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Polar Ice Thickness Survey Ready To Go
Three polar explorers are undergoing a rigorous programme of final drills and tests in northern Canada as the countdown to a major scientific survey begins.
Their mission is to capture accurate measurements of the thickness of the Arctic Ocean sea ice. This hard-won data will help their scientific team to predict more accurately than ever before how long the Arctic Ocean's floating ice cap will be a year-round global feature.
The full ice team now assembled at Broughton Island, in northern Canada, are rehearsing their daily routines and all their equipment in temperatures as low as -30C.
Leading the Catlin Arctic Survey team is veteran polar explorer Pen Hadow. The team also includes photographer Martin Hartley and female explorer Ann Daniels. They are practising their drills and tasks as well as checking all the scientific and life-supporting equipment is performing correctly.
The Broughton Island mission is the third and final set of trials for the team and the gear they will use during their three-month expedition to the North Pole, which gets underway next month (February).
Conditions are tough. Broughton Island is currently in darkness for at least 20 hours per day. “You can't see your hand in front of your face, and if your overhead torch goes out, that is it,” says Hadow.
The team are testing the specially developed surface mounted mobile radar which will make ten million measurements across a 1200 kilometres (750 miles) transect of the sea ice during the expedition itself.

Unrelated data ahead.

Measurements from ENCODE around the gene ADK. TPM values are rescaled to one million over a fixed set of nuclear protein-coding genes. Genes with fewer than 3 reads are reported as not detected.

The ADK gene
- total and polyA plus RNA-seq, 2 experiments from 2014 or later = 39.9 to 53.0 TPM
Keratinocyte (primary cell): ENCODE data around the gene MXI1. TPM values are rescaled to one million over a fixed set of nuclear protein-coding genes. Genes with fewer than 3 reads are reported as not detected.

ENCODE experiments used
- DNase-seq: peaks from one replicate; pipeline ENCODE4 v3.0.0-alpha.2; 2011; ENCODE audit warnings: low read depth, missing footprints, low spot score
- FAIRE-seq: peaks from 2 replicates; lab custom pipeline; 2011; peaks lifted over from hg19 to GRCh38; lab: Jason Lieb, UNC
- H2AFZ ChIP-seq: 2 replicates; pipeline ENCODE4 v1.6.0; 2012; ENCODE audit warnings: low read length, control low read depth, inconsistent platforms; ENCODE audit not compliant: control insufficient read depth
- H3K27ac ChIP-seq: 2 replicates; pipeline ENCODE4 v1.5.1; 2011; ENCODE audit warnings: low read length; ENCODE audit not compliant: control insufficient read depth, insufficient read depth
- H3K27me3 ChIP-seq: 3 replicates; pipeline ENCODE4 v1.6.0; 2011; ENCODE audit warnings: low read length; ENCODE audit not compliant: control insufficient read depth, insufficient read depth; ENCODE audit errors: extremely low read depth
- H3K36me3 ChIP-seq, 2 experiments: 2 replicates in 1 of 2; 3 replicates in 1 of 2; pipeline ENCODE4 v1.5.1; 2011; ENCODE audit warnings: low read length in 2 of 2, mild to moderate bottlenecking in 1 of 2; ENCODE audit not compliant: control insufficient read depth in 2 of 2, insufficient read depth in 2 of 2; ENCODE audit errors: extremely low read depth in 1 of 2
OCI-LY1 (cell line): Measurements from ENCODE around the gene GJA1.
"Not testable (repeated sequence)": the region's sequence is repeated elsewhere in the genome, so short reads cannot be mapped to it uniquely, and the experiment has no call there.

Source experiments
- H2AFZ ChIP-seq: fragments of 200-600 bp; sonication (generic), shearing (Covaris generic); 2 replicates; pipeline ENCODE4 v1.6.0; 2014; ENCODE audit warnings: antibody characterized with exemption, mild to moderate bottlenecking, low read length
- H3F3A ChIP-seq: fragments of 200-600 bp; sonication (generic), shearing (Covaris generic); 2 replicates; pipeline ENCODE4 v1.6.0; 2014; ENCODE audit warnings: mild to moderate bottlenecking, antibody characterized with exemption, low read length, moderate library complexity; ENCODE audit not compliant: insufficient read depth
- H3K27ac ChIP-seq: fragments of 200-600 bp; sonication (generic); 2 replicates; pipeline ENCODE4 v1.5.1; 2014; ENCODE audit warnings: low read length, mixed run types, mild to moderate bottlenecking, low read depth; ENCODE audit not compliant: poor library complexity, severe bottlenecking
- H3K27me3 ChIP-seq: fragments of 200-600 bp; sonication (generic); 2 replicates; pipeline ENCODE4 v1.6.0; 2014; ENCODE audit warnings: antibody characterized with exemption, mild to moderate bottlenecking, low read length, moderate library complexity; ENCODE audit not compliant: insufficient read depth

During the expedition, the team will be forced to swim large sections of the route – across open water, where the sea ice has already melted.
To cross open water with all their supplies, the CAS team will don their custom-made immersion suits over the top of their standard polar clothing and attach new floatation devices to their specially-built sledges, converting them into floating vessels. Each team member will then pull their heavily-loaded sledges behind them as they swim.
The Catlin Arctic Survey has been advised by some of the world’s leading ice modellers and climatologists including scientists from the US Naval’s Department of Oceanography, the NASA ICESat Mission and the Department of Applied Mathematics and Theoretical Physics at the University of Cambridge.
The data that Hadow and the team will gather will help scientists to more accurately assess the state of the rapidly receding Arctic sea ice in a fragile region already affected by global warming. It is hoped the information will help fill the current gap in existing measurements from remote sensing techniques, such as using satellite.
“Developing the Catlin Arctic Survey over the past four years, has proved the most enormous challenge, breaking ground across a raft of areas of which I previously had no knowledge, as well as working with some of the most intelligent scientists in the world and raising the necessary funds in an uncertain economic climate.”
The project, known as the Catlin Arctic Survey, has amassed substantial financial backing for the £3m survey despite the gloom currently surrounding the world economy and has secured support from UNEP (United Nations Environment Programme) and WWF International.